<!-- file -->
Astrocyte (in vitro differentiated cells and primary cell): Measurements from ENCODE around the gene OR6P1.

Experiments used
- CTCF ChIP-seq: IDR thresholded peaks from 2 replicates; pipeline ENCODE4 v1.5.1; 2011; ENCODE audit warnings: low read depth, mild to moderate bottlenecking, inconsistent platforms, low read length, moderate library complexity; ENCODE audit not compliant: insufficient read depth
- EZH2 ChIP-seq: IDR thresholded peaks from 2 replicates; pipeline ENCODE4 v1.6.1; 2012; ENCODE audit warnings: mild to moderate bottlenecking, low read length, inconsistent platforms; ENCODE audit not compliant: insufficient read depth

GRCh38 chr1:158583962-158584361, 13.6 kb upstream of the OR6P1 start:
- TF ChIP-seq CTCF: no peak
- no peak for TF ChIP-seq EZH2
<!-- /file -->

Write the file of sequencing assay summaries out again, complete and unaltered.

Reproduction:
Astrocyte (in vitro differentiated cells and primary cell): Measurements from ENCODE around the gene OR6P1.

Experiments used
- CTCF ChIP-seq: IDR thresholded peaks from 2 replicates; pipeline ENCODE4 v1.5.1; 2011; ENCODE audit warnings: low read depth, mild to moderate bottlenecking, inconsistent platforms, low read length, moderate library complexity; ENCODE audit not compliant: insufficient read depth
- EZH2 ChIP-seq: IDR thresholded peaks from 2 replicates; pipeline ENCODE4 v1.6.1; 2012; ENCODE audit warnings: mild to moderate bottlenecking, low read length, inconsistent platforms; ENCODE audit not compliant: insufficient read depth

GRCh38 chr1:158583962-158584361, 13.6 kb upstream of the OR6P1 start:
- TF ChIP-seq CTCF: no peak
- no peak for TF ChIP-seq EZH2